Btw, multiplying the pixelvalues by 4 doesn't change anything, other than pushing the data in the higher bits of 16. If before you had a pixelvalue 00x...x, you now have x...x00. But it still is the same data.

 

Yes that is what I used to do  but my star colour was always off.  I don't think DBE can fix star colour.

The plan is that the RGB ratios restore the colour balance of the stars.

Multiplying by 4 is intended to equalise the maximim/clipped values across all channels.   The reason for this is again related to white balance of the stars.   What I found is that as the exposure increases, green is the first to clip.  So suppose one has an image before scaling of R = 0.5, G=0.25 (clipped), B=0.2.  After scaling this becomes, R=0.138, G=0.25 (clipped), B= 2.98.  This means that there are no green values abbove 0.25 and the colour balance of the highlights is wrong.  Multiplying by 4 makes all three chanel clip at 1 and should ensure that the colour balance is right for the highlights (albeit that the high values are clipped for all channels - as of course they would be if the sensitivity of the sensor was the same for all sensor pixels.)    I then use HDR processing to replace the clipped pixels with lower exposure values.

Anyway, that is the thought ... 

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Another complication discovered; scaling by x4 results still results in the clipped values for R, G, B pixels having values less than 1 ...

 

1. Pixinsight converts the 14bit NEF file to a real number in the range 0..1 such that 

0 -> 0.0

16383 -> 0.25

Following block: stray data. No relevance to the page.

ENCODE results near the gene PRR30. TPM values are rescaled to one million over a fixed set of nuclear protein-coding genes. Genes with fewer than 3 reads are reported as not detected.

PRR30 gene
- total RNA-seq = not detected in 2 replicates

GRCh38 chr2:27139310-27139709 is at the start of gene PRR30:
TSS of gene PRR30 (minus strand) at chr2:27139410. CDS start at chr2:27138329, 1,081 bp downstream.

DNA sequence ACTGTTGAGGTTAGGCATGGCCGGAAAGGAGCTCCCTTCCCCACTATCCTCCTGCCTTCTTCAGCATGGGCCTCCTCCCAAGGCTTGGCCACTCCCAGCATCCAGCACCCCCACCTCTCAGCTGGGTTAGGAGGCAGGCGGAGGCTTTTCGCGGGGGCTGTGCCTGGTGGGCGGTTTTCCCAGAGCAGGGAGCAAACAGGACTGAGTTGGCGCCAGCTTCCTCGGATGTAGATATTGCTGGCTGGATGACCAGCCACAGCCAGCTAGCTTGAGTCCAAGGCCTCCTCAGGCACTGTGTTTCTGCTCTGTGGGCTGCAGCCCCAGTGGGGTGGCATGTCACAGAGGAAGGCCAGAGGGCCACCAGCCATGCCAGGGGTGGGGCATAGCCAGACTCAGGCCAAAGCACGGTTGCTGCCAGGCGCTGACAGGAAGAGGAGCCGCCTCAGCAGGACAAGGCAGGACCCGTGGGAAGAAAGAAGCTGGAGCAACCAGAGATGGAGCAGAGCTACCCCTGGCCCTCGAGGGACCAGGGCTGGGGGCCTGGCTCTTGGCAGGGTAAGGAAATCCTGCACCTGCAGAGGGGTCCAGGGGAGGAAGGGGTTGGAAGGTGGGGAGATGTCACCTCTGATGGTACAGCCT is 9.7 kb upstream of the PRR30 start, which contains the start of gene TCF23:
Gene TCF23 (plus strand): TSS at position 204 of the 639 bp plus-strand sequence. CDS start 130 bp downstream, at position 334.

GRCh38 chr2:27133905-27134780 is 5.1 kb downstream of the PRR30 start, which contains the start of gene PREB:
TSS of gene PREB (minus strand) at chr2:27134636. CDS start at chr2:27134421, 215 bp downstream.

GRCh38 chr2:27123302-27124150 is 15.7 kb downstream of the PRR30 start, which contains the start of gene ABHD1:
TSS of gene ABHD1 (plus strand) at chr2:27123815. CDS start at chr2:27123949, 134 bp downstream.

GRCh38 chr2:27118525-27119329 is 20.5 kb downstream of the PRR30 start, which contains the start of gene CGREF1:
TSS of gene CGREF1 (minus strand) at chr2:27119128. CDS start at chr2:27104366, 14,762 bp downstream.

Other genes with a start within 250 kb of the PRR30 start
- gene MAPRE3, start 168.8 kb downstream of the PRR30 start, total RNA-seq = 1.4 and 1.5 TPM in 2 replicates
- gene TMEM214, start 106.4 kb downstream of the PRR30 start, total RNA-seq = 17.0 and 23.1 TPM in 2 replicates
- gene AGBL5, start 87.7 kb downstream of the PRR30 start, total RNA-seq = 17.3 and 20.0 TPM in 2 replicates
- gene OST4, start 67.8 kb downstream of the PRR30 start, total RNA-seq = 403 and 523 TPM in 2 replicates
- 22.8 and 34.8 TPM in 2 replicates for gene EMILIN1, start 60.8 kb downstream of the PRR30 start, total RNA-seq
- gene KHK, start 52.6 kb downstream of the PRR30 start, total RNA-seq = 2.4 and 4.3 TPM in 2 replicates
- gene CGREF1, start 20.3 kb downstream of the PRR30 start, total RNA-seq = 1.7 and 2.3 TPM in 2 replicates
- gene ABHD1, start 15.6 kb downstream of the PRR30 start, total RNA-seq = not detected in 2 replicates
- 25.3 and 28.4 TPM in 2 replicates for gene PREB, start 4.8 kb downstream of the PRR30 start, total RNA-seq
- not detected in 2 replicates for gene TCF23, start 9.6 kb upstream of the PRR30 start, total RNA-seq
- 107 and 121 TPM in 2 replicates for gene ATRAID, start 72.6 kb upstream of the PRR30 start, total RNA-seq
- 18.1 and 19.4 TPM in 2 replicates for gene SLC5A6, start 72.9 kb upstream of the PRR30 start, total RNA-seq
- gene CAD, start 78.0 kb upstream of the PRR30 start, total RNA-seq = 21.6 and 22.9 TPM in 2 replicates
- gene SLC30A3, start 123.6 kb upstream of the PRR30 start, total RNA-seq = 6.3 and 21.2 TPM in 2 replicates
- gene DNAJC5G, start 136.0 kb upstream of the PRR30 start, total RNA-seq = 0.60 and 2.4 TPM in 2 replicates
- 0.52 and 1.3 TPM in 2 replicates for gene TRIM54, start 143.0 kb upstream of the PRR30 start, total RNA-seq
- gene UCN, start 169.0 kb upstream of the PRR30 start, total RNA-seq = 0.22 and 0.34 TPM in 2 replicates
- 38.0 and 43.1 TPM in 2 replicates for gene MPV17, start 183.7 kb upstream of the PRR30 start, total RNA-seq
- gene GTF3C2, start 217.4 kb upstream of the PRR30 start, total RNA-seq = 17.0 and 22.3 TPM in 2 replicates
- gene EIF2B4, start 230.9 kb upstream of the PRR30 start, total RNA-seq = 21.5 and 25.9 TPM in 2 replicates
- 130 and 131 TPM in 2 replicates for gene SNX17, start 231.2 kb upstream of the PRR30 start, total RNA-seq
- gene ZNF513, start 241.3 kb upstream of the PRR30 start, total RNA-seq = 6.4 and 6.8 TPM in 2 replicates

2. The bias master frame has a median value of ~ the camera bias 

For the D5300 this is ~ 600 or 600/65535 = 0.00916 on the 0 .. 1 scale

 

3. For any light frame saturated channel, the range after ImageCalibration (with the master bias only) then becomes

0 .. (0.25-0.00916)

so the scaling factor to make the clipped pixels have a value of 1 becomes

1/(0.25-0.00916) = 4.125  (ie. not 4 as I have been using)

 

4. The scale and white balance step then becomes ( in my case )

R:  $T[0]*2.12*4.125

G: $T[1]*4.125

B: $T[2]*1.49*4.125

 

-----------

The upshot of this...

My current draft workflow becomes :

a. Calibrate with master bias

b. Scale and white balance using pixelMath as above

c. Calibrate with master flat

d. Batch Debayer

e. Align

f. Integrate

g. HDR

 

I suppose it will be worth it if I can get finally get consistency in my star and backbground colours ?

 

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To repair stars that become saturated/clipped, I use the HSV repair script (scripts -> utilities).

http://wimvberlo.blogspot.se/2017/01/star-repair-in-pixinsight.html?m=1

http://wimvberlo.blogspot.se/2017/02/star-repair-in-pixinsight-part-2.html?m=1

If you do the repair before colour calibration, it prevents other stars from becoming too strongly coloured.

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41 minutes ago, wimvb said:

To repair stars that become saturated/clipped, I use the HSV repair script (scripts -> utilities).

http://wimvberlo.blogspot.se/2017/01/star-repair-in-pixinsight.html?m=1

http://wimvberlo.blogspot.se/2017/02/star-repair-in-pixinsight-part-2.html?m=1

If you do the repair before colour calibration, it prevents other stars from becoming too strongly coloured.

Thanks for the heads-up Wim, I'll have a look at it.

Cheers

Mike